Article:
by Felix Krohn
The “Subscription Economy” is a term originally coined in the United States and since then picked-up by many media, describing a trend throughout most industries where traditional pay-per-products/services offerings are moving toward subscription-based business models and, consequently, transactional revenues are shifting to recurring revenues. In this guest article by Felix Krohn, you will learn which factors are decisive for the subscription monetization.
This Subscription Economy has emerged due to select changes in market conditions, with digital technology being the main enabler that paved the way for new business models. For example, cloud-based software sets the basis for ongoing usage and customer behavior analytics allowing vendors to gain a much better understanding of customer needs and the value their software provides in responding to these needs. Sensors, mobile, cloud, Blockchain & IoT are creating unparalleled amounts of data, which allows for the creation of new customized services with different offerings and pricing models. At the same time, customers switching from buying things to buying experiences are demanding instant access to such services rather than traditional ownership and thus, growth is achieved by developing and monetizing long-term relationships. Customer centricity as epitomized by the likes of Amazon, Netflix, Spotify, Salesforce and Adobe and it is not just a trend, but a significant revenue driver that is relevant to nearly every industry: 80% of all companies are seeing a change in how their customers want to access and pay for goods and services, which is no longer limited to tech companies, but increasingly includes traditional markets such as fast-moving consumer goods, books, travel & leisure, etc., but also industrial goods, for example Industry 4.0.
Subscription monetization through radically sustainable customer orientation
With these developments in mind, some companies already go after the subscription opportunity by offering their customers a portfolio of different pricing and billing options, while others have not yet figured out whether and how to do this. The following aspects help to delineate subscription versus product-focused businesses:
Sustainable customer relationships
The business objective shifts from the traditional creation of “hit products” to increasing customer lifetime value (CLV). Subscription businesses regard the customer relationship as a continuum where the service offering – i.e. the subscription – will evolve with the customer, ensuring that value is generated by consistently focusing on customer benefits and thereby driving CLV. On the org chart, a new and vital function is on the rise – Customer Success Managers who are tasked to help Product Managers develop, improve, and update subscription products based on their intimate knowledge of their customers’ needs (in B2B, at least).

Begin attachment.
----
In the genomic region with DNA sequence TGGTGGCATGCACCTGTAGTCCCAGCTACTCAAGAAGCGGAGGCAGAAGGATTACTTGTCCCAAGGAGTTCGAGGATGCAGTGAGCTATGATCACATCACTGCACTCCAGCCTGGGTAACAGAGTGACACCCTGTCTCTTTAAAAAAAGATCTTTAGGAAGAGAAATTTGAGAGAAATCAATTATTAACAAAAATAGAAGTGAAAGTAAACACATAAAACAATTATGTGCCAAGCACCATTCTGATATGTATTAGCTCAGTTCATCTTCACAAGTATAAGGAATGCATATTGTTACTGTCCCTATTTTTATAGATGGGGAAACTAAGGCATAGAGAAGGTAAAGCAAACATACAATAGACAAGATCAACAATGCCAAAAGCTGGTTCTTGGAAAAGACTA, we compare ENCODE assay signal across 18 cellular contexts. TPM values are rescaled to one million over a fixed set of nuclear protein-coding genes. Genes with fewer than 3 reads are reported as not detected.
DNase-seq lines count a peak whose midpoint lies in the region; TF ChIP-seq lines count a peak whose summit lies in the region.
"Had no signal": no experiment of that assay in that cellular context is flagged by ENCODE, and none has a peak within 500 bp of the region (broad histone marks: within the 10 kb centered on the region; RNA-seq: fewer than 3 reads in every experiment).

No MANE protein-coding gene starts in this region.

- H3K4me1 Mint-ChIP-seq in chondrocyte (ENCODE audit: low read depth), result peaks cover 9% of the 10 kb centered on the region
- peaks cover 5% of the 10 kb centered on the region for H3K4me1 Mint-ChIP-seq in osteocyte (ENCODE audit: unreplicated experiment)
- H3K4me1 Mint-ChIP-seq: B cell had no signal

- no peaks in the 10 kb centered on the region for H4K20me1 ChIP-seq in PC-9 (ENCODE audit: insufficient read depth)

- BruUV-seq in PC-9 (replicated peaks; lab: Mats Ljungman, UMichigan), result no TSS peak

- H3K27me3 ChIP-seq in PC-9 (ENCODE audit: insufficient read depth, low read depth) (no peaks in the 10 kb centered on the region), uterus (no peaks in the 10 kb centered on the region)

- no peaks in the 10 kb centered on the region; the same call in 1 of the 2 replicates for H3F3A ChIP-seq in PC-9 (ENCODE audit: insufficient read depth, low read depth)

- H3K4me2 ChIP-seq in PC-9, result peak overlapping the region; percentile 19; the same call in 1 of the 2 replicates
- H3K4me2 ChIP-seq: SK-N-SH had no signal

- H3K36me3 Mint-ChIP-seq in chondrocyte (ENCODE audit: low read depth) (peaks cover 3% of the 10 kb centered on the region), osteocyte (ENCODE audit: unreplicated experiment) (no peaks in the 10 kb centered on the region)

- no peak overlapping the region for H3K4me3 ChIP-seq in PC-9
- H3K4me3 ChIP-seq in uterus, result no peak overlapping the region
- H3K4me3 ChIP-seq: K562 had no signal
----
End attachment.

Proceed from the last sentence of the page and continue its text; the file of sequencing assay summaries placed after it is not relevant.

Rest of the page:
Subscriber journey as the key to customer loyalty
The service needs to include a positive customer experience, as it goes beyond the traditional product/brand value. Unlike licensing models that require a longer term upfront commitment, a subscription-based model allows customers to try the service in advance – if the experience does not match expectations, customers will look for better alternatives. Understanding the subscriber journey is therefore key to ensuring customer growth, satisfaction and retention.
Focus on added value
The marketing & sales pitch shifts from presenting features to focus on outcomes. Customers cannot easily translate features into value by themselves, so vendors need to help explain the problem they set out to solve and quantify the value of their service in financial terms.
KPIs for measuring monetization
Financial measurement needs to be reshaped. To assess a subscription business’ health, backward-looking KPIs such as sales or order volumes will be replaced by portfolio value metrics: e.g., annual or monthly recurring revenue (ARR, MRR), average CLV, and revenue retention rate or dollar-based net expansion rate (RRR, DBNE). These latter figures measure customer attrition, and how effectively new customers are purchasing additional services:
If RRR or DBNE is <100%, this means customers are churning, that is cancelling their subscription, which is often alarming as even small changes in your churn rate can have a dramatic impact on growth over time, unless you overcompensate with new business.
If it’s at 100%, this means customers are staying, but not adding new subscriptions/features nor upgrade to higher value packages.
>100% means that customers are not only staying, but also incorporating additional services over time and/or bear an annual price increase, making the lifetime value of each customer even greater.
The role of pricing
Last, but not least, the role of Pricing is evolving as the focus moves from stand-alone, one-off prices to relationship-based price models. Bundling becomes more important and – together with well-designed add-on features – determines the subscription customers will eventually pay for. With better information about their customers’ behavior subscription companies better understand the value they provide to each customer specifically and drive to fully capture it through constant price optimization. Packaging & pricing constitute an ever more important discipline for every business.
About Felix Krohn:
Felix Krohn is a seasoned transformational leader with significant international experience, mainly in the digital, media, publishing, information services, software, SaaS, IoT and consulting industry. The author of +50 international business publications and is also a conference speaker on subjects including strategy, innovation management, business models & monetization.